Similarly, a request for Pinot Noir can turn into “Cru Beaujolais or a Sciaccarellu from Corsica,” Wolfe notes. Malbec can be a gateway to Bonarda, Priorat or Nero de Avola. Someone who walks into Wolfe’s Wine Shoppe thinking Cabernet Sauvignon may well walk out with Syrah, Garnacha, Bordeaux, Zinfandel or Petite Sirah. “The best customers are the ones that develop trust with you and lose their inhibitions,” says Wolfe.

On the Bold Side

Before he bought West Side Wines in West Hartford, CT, 12 years ago, Greg Nemergut spent many years at IBM. “I brought a consumer perspective to owning a shop,” he says. “But coming from IBM, I had a laser focus on customer service.” One of his goals was to make both his physical store and website “bright, open and inviting.” That he established early on.

Another goal—superior service—is ongoing. Staff members are used to people coming in and asking “Do you have…?” And in many instances, the store does not. That is precisely where skilled cross-selling begins. “We focus on trying to identify a style the customer is looking for, and then direct them that way,” Nemergut says. “We are very food-centric as well.”

People looking for “not oaky” Chardonnay may be encouraged to try an unoaked Mâcon-Villages or Saint-Véran. Pinot Noir seekers may be steered to Cascina Ballarin’s “Cino,” a $15.99 blend of Nebbiolo (20%), Dolcetto (40%) and Barbera (40%) with generous red cherry fruit and an easy texture. Big red lovers will get turned on to Toro, Spain; Nemergut says of the $19.99 Bodegas Maurados “Prima” bottling, “I’d stake my reputation on this drinking like a $40 Cabernet.”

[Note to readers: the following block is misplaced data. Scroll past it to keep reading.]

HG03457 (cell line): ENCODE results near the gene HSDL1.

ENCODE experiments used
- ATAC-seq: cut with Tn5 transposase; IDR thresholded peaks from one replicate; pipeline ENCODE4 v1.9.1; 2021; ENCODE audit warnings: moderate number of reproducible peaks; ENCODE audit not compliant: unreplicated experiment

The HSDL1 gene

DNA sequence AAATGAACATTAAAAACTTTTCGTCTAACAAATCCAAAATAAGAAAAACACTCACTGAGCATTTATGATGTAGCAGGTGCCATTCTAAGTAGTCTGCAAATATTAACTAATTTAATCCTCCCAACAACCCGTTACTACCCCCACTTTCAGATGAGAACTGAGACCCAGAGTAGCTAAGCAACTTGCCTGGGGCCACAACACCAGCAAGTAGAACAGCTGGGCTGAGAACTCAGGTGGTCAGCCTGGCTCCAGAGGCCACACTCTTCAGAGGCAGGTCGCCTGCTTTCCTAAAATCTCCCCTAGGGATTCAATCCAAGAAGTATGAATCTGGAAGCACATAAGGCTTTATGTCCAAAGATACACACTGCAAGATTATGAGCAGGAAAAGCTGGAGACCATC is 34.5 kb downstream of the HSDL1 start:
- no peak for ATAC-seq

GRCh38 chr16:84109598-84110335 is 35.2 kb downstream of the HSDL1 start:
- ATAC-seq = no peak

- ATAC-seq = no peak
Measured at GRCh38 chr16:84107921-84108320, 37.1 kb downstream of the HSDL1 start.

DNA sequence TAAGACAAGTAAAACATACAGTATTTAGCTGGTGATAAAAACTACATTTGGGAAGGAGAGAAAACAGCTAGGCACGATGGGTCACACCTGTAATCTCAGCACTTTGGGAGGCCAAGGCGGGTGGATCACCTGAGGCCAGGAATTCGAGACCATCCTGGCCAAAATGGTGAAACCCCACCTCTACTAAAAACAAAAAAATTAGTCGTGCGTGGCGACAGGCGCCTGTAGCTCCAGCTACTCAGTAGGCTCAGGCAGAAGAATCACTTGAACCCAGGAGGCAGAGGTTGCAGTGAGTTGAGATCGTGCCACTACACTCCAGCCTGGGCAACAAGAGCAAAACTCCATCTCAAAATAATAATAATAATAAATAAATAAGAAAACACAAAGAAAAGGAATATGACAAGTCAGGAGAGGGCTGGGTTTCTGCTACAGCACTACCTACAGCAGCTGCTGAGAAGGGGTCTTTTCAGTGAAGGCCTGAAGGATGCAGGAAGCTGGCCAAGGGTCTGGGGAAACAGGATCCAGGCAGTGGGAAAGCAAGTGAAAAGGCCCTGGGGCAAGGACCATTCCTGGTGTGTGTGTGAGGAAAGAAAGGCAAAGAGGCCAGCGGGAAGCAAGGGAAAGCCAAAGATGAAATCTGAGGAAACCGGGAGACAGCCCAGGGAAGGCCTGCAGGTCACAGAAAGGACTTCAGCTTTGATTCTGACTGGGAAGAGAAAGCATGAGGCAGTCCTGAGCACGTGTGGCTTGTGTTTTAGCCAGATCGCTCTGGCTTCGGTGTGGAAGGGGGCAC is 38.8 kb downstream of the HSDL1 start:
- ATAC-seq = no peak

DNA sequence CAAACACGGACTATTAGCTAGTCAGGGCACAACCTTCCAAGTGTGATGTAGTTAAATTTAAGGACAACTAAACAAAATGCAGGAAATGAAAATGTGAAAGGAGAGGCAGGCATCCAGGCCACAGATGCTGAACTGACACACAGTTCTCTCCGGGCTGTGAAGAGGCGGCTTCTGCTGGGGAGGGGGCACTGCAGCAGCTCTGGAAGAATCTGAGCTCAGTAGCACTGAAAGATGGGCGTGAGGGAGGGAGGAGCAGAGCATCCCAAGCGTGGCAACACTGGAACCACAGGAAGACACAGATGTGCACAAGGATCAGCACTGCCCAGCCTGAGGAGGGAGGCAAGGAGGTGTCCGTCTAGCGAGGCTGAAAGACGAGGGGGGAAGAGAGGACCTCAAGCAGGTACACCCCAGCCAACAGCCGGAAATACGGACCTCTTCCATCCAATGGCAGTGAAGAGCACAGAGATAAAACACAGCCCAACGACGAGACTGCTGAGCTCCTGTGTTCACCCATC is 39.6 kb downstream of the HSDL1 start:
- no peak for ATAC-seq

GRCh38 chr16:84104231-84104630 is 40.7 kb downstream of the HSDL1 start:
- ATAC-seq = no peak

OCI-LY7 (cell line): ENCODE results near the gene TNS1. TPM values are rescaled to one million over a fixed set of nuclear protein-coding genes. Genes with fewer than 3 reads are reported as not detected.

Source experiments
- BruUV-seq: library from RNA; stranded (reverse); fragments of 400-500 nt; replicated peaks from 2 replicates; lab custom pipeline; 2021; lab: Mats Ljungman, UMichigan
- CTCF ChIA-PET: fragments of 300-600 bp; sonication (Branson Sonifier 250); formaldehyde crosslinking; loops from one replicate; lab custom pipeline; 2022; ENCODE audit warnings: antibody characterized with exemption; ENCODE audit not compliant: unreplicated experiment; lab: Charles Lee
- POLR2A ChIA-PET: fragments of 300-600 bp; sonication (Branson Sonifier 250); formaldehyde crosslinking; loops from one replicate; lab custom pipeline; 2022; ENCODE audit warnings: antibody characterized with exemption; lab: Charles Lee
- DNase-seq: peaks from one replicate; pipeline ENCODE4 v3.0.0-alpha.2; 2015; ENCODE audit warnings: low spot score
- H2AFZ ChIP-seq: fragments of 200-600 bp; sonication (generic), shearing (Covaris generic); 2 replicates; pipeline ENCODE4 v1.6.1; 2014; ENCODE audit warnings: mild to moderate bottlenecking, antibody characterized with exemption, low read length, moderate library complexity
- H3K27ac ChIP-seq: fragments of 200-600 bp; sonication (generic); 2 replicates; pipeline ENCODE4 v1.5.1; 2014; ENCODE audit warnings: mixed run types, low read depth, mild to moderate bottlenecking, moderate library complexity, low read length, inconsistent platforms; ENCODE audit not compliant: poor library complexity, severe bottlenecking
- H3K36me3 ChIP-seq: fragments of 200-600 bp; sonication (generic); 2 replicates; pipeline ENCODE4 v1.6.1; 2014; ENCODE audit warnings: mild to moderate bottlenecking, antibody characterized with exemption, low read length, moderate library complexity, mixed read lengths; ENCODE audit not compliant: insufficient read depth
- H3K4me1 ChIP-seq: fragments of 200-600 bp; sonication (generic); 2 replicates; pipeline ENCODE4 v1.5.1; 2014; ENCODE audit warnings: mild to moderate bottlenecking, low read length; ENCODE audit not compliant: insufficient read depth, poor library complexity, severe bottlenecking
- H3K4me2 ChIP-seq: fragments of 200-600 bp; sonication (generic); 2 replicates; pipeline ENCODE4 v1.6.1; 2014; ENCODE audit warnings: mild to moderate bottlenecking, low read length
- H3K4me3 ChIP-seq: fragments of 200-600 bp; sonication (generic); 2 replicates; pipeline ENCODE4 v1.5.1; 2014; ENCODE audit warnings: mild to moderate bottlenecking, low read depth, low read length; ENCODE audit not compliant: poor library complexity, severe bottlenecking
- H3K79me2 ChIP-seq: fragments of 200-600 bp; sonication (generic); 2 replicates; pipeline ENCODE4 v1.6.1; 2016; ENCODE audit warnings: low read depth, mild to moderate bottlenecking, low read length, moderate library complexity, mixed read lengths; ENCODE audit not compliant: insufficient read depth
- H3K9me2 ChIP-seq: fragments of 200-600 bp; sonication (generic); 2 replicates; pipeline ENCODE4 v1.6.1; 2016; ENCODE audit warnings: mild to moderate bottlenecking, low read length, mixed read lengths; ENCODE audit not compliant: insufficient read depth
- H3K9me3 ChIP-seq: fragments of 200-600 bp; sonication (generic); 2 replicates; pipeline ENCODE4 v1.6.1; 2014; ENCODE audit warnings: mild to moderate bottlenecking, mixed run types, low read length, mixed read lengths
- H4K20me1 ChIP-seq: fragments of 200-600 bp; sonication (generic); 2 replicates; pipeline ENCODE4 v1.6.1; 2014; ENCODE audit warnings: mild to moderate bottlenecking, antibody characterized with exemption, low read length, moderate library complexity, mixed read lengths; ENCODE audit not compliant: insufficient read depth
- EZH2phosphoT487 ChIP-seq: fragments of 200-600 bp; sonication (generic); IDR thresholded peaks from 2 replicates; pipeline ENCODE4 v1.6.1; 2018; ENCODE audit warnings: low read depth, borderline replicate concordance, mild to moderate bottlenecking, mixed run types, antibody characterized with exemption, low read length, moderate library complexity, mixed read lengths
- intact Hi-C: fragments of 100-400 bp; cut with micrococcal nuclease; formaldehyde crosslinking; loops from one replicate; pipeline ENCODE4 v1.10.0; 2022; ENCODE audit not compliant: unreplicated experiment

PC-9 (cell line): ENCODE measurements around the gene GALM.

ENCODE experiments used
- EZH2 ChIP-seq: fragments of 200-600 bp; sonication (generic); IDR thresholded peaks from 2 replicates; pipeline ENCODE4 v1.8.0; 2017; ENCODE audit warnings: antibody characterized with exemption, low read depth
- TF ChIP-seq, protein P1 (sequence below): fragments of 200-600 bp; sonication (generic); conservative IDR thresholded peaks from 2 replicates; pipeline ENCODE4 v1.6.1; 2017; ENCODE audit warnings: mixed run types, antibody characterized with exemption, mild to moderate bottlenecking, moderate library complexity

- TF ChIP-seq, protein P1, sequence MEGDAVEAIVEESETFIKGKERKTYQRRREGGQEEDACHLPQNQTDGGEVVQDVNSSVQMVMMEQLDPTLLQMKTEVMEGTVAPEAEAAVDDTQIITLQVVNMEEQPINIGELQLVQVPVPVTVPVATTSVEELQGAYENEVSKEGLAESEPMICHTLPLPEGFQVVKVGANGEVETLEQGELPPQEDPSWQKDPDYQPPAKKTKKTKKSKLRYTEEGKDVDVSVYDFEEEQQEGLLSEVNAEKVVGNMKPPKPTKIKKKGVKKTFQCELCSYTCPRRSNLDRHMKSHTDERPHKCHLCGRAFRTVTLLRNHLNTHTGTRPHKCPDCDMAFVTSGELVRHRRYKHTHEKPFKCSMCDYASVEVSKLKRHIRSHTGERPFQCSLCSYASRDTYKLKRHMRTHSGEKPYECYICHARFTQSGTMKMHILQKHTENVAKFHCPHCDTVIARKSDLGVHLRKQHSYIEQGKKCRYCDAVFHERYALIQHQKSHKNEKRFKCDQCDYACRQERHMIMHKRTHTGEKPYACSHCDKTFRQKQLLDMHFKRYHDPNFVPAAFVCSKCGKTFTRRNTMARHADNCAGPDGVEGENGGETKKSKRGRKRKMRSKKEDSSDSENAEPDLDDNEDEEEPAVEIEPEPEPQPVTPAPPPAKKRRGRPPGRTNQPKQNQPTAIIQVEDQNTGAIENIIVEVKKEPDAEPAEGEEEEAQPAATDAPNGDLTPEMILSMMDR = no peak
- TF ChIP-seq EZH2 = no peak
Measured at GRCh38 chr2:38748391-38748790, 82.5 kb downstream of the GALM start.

“We are a niche player,” says Nemergut. “We understand that.” Fittingly, their website’s home page search links include not only country, grape, type and price range, but also importer—from Vias and Dalla Terra to Terry Theise and Robert Kacher.  That self-awareness, plus intimate knowledge of the carefully selected inventory, breeds confidence “Everything we carry overachieves,” Nemergut asserts. “We’re at the front lines. If anyone should know [about the wines], it’s us.”

Food Factor

Given that Americans’ culinary awareness, in general, is ahead of their vinous awareness, it makes sense that food can be an ideal bridge to a savvy retailer’s wine recommendation. At Pairings Portland, owner-operator Jeff Weissler, whose first stint in wine retail was on the East Coast, has tapped into Portland’s foodie-ness in a big way.

The store’s website states upfront: “We like to think of a glass of wine as one of the ingredients in your dish, and we’ll help you find the wine that makes your food sing.” And the physical store is dominated by a huge chalkboard adorned with stylistic terms and food-pairing notes relating to bottles displayed on mini-shelves.

While the store’s format is built for recommendations with food in mind, Weissler is always happy to cross-sell based on grape variety or wine style. For someone looking for Italian Pinot Grigio, he likes to suggest Soave, especially ones that are 100% Garganega, or Austrian Grüner Veltliner or Spanish Albariño.

On Pinot Noir, Weissler says, “If someone likes Pinot Noir, it depends on the price category. If they’re budget-minded, I often like to explore Mencia from Spain, and Beaujolais. In the mid and higher range it’s tricky—Pinot Noir is its own beast.” And for bigger reds with not so big price tags, he says, “I’d take folks to blends from Washington. They frequently have a little more acidity and get a little more food-friendly. Aussie Shiraz could do the trick for the lover of dark.”

Interestingly, one wine he typically does not cross-sell is Moscato d’Asti. “I can’t remember ever talking anyone out of it. I just talk folks into it as an add-on,” says Weissler, adding, “At the shop we have a fun cocktail we do that’s four parts Moscato, one part Nebbiolo Chinato. Yum!”

What emerged clearly from each of the retailers contacted for this article is the sense that cross-selling is a skill, and a tool. Recommending wines that fit a shopper’s preference is a fundamental aspect of good service. And whether it means turning them on to a new way to enjoy Moscato or exposing them to a brand new grape or region, these exchanges are vital to happy customers and repeat business.